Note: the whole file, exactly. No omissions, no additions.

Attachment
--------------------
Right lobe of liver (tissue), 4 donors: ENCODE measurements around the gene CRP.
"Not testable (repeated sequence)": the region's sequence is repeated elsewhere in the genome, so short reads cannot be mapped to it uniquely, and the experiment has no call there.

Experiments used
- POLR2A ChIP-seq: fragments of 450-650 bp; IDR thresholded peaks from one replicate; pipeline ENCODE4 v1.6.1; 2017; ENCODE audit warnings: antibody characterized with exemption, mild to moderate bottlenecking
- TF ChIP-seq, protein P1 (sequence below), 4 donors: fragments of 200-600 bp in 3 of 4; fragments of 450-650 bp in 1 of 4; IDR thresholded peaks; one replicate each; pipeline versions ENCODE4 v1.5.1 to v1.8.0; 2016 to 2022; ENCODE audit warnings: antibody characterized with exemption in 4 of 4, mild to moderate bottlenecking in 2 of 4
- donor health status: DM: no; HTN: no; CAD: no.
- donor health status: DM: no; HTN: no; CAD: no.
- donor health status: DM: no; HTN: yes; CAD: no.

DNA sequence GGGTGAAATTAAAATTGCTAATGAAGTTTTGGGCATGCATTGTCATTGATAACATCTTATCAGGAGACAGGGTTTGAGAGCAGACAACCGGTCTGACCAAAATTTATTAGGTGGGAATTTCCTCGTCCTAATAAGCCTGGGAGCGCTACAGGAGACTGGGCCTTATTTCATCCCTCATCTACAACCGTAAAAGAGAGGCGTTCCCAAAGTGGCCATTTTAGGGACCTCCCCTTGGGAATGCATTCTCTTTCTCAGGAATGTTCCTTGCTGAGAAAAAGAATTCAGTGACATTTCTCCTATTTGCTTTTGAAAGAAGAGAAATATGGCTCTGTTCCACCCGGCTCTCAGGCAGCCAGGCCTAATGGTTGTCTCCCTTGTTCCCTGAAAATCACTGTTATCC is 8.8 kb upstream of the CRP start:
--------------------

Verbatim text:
Right lobe of liver (tissue), 4 donors: ENCODE measurements around the gene CRP.
"Not testable (repeated sequence)": the region's sequence is repeated elsewhere in the genome, so short reads cannot be mapped to it uniquely, and the experiment has no call there.

Experiments used
- POLR2A ChIP-seq: fragments of 450-650 bp; IDR thresholded peaks from one replicate; pipeline ENCODE4 v1.6.1; 2017; ENCODE audit warnings: antibody characterized with exemption, mild to moderate bottlenecking
- TF ChIP-seq, protein P1 (sequence below), 4 donors: fragments of 200-600 bp in 3 of 4; fragments of 450-650 bp in 1 of 4; IDR thresholded peaks; one replicate each; pipeline versions ENCODE4 v1.5.1 to v1.8.0; 2016 to 2022; ENCODE audit warnings: antibody characterized with exemption in 4 of 4, mild to moderate bottlenecking in 2 of 4
- donor health status: DM: no; HTN: no; CAD: no.
- donor health status: DM: no; HTN: no; CAD: no.
- donor health status: DM: no; HTN: yes; CAD: no.

DNA sequence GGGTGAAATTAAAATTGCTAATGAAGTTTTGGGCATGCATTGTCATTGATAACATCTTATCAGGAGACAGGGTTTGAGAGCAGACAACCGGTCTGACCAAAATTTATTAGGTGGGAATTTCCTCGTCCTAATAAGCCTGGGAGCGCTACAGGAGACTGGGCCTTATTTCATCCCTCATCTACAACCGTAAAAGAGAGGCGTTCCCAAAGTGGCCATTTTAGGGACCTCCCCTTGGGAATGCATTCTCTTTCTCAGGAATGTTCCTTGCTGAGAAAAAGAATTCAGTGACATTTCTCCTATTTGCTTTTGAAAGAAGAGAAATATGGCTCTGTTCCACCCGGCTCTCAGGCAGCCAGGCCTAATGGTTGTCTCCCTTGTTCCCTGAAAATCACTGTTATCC is 8.8 kb upstream of the CRP start: